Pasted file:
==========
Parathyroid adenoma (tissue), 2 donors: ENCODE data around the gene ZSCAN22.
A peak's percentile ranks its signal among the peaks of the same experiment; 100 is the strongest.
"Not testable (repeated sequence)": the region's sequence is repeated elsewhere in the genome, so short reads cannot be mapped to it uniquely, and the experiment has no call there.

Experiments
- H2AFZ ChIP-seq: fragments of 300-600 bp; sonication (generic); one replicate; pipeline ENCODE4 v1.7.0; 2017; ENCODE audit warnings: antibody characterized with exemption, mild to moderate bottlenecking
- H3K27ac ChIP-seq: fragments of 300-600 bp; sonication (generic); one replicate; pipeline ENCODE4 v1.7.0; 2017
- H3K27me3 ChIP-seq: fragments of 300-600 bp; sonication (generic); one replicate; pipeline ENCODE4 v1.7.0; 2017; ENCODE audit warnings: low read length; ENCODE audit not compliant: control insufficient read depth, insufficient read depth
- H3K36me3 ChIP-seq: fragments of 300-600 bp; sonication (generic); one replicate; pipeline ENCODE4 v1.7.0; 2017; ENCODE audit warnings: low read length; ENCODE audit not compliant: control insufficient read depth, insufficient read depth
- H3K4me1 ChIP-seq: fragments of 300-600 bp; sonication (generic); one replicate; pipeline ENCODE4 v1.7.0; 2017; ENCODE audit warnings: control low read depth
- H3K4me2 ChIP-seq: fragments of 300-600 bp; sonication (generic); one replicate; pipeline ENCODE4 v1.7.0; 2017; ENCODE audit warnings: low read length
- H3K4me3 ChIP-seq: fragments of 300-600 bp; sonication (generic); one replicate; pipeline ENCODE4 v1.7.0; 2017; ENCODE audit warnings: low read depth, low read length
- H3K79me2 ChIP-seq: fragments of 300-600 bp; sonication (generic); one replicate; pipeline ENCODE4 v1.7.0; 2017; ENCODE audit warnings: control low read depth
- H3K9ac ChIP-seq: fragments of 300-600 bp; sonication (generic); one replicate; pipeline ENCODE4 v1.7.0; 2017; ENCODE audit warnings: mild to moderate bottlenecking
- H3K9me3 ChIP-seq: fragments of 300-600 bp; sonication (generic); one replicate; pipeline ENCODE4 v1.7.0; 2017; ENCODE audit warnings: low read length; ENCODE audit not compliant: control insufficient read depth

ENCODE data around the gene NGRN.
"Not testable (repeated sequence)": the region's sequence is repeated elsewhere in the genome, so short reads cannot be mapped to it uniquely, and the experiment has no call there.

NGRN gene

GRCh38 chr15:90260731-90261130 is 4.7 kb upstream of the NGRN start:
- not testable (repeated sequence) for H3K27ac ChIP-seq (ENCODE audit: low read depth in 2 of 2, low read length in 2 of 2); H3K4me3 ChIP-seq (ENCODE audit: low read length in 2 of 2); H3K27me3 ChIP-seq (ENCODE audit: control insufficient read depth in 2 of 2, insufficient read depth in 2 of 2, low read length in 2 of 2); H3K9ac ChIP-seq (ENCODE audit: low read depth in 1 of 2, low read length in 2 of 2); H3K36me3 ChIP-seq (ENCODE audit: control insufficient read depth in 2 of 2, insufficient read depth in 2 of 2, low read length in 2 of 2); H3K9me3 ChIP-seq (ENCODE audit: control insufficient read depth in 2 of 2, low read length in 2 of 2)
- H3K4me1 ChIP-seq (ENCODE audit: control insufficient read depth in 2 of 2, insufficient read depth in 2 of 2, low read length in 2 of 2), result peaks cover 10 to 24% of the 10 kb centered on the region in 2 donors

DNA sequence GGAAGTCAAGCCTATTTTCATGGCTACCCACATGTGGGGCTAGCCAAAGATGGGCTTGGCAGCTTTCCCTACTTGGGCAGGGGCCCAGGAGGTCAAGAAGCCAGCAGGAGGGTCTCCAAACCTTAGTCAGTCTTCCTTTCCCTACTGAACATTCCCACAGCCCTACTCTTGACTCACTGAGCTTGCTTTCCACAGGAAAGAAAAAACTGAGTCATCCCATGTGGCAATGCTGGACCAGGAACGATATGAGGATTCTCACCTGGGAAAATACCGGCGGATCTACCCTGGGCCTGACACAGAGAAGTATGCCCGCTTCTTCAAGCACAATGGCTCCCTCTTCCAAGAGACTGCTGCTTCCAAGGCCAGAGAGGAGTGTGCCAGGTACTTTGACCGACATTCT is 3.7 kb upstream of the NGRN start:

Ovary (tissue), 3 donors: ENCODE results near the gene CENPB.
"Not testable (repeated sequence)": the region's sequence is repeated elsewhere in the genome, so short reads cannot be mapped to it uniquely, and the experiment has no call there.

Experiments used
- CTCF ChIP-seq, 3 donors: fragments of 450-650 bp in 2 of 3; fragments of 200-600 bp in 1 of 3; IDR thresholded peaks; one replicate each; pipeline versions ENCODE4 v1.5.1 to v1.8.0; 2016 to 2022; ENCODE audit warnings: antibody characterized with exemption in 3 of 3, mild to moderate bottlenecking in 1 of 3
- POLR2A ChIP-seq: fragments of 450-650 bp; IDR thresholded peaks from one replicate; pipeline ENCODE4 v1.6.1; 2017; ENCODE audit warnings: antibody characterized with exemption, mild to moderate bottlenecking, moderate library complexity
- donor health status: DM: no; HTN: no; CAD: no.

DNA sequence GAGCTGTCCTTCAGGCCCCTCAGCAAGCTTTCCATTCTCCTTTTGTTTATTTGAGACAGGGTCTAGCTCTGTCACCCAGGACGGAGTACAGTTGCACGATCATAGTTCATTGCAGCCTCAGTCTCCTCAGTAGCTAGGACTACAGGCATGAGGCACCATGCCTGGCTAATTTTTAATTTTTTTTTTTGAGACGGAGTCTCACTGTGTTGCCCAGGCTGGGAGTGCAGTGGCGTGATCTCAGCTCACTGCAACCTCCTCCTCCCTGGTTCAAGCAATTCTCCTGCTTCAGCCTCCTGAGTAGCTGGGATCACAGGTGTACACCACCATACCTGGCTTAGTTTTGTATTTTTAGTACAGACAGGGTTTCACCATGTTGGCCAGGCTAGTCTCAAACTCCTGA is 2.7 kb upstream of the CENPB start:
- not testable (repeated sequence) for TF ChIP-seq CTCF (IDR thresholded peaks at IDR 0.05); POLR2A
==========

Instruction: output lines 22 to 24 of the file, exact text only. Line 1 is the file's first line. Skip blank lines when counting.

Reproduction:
Ovary (tissue), 3 donors: ENCODE results near the gene CENPB.
"Not testable (repeated sequence)": the region's sequence is repeated elsewhere in the genome, so short reads cannot be mapped to it uniquely, and the experiment has no call there.

Experiments used